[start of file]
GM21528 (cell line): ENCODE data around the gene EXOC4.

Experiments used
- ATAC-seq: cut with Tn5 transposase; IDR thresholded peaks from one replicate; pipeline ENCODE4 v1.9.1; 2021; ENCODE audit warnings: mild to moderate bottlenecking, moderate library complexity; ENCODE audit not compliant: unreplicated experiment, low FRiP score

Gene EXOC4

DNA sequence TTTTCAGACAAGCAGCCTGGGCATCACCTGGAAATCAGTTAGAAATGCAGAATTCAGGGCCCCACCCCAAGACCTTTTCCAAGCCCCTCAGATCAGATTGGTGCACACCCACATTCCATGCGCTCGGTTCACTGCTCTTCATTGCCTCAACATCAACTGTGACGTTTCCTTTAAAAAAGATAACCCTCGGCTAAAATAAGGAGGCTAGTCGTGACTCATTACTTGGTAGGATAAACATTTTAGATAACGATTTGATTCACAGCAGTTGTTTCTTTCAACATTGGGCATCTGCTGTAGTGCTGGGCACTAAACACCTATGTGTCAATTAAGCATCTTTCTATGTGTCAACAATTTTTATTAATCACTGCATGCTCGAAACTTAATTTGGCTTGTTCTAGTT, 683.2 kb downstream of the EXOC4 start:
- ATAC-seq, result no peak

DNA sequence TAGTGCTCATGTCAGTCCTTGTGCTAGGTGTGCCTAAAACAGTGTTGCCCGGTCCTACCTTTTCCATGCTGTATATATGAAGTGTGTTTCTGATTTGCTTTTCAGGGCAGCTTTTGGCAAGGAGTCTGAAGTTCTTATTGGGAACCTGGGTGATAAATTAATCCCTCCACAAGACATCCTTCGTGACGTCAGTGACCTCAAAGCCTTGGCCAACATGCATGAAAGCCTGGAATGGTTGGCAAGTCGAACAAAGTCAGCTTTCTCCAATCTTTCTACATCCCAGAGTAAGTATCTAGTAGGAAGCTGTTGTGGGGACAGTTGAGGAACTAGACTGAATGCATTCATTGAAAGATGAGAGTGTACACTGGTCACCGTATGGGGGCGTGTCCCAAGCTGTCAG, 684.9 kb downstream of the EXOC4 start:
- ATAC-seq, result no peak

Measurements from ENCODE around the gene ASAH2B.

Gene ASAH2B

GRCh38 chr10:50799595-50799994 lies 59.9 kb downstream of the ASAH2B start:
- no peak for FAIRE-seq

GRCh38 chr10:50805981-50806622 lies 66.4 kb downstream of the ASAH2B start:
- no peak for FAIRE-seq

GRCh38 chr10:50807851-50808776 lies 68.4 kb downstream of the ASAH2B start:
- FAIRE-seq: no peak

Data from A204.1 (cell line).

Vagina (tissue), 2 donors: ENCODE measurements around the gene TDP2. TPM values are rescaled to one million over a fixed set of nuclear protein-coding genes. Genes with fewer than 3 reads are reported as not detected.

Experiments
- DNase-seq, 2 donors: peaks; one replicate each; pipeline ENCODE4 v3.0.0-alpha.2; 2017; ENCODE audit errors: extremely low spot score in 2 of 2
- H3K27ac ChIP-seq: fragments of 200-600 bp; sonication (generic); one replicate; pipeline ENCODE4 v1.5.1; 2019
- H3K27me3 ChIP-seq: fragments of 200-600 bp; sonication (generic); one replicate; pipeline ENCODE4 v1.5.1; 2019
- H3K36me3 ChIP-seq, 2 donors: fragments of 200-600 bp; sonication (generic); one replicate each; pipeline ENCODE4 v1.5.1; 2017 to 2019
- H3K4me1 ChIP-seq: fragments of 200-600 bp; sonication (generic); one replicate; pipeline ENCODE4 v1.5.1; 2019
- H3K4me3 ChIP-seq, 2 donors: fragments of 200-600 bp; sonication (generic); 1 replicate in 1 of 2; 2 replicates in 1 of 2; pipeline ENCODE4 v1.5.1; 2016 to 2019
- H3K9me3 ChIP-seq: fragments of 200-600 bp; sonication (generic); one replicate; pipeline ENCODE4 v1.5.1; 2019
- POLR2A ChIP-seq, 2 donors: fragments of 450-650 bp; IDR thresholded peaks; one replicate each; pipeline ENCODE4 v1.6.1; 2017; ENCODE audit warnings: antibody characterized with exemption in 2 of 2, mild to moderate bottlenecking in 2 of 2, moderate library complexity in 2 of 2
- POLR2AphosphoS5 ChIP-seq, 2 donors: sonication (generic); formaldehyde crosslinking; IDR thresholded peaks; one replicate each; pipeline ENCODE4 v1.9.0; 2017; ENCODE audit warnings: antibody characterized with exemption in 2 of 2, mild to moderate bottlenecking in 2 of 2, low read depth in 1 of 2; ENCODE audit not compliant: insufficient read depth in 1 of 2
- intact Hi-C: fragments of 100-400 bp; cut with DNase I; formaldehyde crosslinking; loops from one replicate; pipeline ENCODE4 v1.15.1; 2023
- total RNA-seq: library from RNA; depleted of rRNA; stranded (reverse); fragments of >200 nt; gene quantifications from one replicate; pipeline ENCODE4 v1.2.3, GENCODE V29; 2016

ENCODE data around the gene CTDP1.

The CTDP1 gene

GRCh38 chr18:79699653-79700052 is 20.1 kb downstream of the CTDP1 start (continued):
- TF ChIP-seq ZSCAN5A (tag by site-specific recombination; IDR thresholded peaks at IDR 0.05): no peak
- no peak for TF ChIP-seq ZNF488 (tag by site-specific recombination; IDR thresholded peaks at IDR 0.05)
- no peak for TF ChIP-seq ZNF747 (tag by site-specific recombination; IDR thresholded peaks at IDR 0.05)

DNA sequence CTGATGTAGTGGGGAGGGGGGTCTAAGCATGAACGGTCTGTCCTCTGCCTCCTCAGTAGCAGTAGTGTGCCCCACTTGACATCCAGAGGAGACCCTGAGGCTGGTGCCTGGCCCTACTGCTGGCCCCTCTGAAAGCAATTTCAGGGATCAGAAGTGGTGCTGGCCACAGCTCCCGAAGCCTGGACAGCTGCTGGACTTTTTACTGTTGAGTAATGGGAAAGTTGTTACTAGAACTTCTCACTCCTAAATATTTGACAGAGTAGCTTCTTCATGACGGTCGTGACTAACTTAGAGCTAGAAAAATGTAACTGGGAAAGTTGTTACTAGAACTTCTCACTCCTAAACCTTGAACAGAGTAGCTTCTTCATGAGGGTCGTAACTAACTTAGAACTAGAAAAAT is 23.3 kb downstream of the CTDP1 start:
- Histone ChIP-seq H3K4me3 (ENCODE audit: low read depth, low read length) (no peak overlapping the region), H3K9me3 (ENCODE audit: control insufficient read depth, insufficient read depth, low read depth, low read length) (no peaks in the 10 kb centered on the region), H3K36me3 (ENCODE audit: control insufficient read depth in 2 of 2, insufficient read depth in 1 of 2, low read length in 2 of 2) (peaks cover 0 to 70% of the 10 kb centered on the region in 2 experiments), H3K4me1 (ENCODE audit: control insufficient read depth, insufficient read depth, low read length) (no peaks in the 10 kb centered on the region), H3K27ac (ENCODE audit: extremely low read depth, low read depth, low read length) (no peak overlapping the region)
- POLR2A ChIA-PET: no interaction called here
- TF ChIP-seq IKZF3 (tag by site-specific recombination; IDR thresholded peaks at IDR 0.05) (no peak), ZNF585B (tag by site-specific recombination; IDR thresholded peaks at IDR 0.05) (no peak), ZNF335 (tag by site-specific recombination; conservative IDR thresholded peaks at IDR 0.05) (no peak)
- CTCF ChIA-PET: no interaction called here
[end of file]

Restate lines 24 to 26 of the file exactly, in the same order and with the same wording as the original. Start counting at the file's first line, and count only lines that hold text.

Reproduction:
- H3K4me1 ChIP-seq: fragments of 200-600 bp; sonication (generic); one replicate; pipeline ENCODE4 v1.5.1; 2019
- H3K4me3 ChIP-seq, 2 donors: fragments of 200-600 bp; sonication (generic); 1 replicate in 1 of 2; 2 replicates in 1 of 2; pipeline ENCODE4 v1.5.1; 2016 to 2019
- H3K9me3 ChIP-seq: fragments of 200-600 bp; sonication (generic); one replicate; pipeline ENCODE4 v1.5.1; 2019